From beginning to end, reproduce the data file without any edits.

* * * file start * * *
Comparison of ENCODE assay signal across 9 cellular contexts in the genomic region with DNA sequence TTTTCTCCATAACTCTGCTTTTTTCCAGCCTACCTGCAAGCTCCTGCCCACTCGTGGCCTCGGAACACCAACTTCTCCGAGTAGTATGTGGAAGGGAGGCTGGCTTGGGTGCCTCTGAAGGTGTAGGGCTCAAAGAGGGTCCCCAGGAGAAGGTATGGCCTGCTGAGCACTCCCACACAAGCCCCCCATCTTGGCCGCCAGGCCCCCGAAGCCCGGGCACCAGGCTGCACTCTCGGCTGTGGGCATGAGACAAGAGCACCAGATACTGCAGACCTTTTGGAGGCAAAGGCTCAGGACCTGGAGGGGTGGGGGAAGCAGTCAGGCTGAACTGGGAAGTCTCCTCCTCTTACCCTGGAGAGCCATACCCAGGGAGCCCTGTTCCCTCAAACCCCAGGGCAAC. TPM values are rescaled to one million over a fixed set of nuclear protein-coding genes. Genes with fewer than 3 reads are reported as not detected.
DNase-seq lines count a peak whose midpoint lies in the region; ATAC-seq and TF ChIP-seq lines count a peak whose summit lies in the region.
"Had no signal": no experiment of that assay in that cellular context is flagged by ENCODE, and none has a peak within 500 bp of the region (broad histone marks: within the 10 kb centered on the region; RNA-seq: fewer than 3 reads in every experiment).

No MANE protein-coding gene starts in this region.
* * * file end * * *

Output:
Comparison of ENCODE assay signal across 9 cellular contexts in the genomic region with DNA sequence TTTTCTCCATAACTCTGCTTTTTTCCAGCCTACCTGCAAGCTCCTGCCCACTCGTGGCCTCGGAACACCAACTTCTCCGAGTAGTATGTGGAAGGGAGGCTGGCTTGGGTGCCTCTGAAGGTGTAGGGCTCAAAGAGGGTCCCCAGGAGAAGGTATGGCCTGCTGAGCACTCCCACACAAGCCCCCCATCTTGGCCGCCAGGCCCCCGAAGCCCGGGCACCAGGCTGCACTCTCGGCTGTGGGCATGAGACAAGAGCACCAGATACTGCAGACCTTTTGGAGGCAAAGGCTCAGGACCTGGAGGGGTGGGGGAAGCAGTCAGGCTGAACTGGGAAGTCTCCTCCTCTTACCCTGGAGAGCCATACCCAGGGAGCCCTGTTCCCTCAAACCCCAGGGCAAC. TPM values are rescaled to one million over a fixed set of nuclear protein-coding genes. Genes with fewer than 3 reads are reported as not detected.
DNase-seq lines count a peak whose midpoint lies in the region; ATAC-seq and TF ChIP-seq lines count a peak whose summit lies in the region.
"Had no signal": no experiment of that assay in that cellular context is flagged by ENCODE, and none has a peak within 500 bp of the region (broad histone marks: within the 10 kb centered on the region; RNA-seq: fewer than 3 reads in every experiment).

No MANE protein-coding gene starts in this region.